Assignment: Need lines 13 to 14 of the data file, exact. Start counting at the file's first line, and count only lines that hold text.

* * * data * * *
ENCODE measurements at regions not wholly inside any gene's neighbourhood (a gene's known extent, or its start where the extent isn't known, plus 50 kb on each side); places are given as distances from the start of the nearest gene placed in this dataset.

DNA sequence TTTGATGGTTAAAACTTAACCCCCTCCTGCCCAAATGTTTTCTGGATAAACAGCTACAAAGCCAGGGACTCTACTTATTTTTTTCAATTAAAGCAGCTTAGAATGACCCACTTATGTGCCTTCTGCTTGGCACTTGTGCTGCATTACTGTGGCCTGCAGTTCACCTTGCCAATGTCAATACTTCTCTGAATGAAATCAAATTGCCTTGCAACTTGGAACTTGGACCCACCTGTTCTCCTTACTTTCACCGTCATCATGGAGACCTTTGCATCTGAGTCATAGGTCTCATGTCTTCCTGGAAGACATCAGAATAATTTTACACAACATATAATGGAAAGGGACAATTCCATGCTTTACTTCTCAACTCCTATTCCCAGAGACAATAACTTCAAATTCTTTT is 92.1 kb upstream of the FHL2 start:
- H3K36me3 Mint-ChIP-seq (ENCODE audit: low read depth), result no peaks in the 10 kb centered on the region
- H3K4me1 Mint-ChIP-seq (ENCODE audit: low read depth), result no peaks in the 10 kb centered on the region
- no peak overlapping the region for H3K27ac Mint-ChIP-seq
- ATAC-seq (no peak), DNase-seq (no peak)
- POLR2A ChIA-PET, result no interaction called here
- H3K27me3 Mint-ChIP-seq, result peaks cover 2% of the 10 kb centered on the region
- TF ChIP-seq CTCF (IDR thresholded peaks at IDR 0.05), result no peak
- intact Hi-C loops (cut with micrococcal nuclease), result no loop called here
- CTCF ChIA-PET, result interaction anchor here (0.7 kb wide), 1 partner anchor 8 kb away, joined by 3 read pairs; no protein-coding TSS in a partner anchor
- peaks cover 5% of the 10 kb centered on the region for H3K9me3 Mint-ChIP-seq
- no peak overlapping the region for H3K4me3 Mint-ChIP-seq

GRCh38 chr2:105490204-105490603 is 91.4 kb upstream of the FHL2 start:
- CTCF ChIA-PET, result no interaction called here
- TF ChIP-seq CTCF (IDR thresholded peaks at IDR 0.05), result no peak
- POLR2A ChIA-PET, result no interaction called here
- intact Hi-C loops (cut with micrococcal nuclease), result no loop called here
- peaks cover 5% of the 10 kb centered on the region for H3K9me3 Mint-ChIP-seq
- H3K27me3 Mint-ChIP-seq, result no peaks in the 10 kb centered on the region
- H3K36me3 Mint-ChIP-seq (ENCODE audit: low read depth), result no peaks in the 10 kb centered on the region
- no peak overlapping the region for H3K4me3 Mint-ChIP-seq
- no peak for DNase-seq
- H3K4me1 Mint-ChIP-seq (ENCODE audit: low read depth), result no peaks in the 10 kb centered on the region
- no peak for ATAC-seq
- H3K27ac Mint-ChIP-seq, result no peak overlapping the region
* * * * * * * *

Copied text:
- no peak overlapping the region for H3K4me3 Mint-ChIP-seq

GRCh38 chr2:105490204-105490603 is 91.4 kb upstream of the FHL2 start: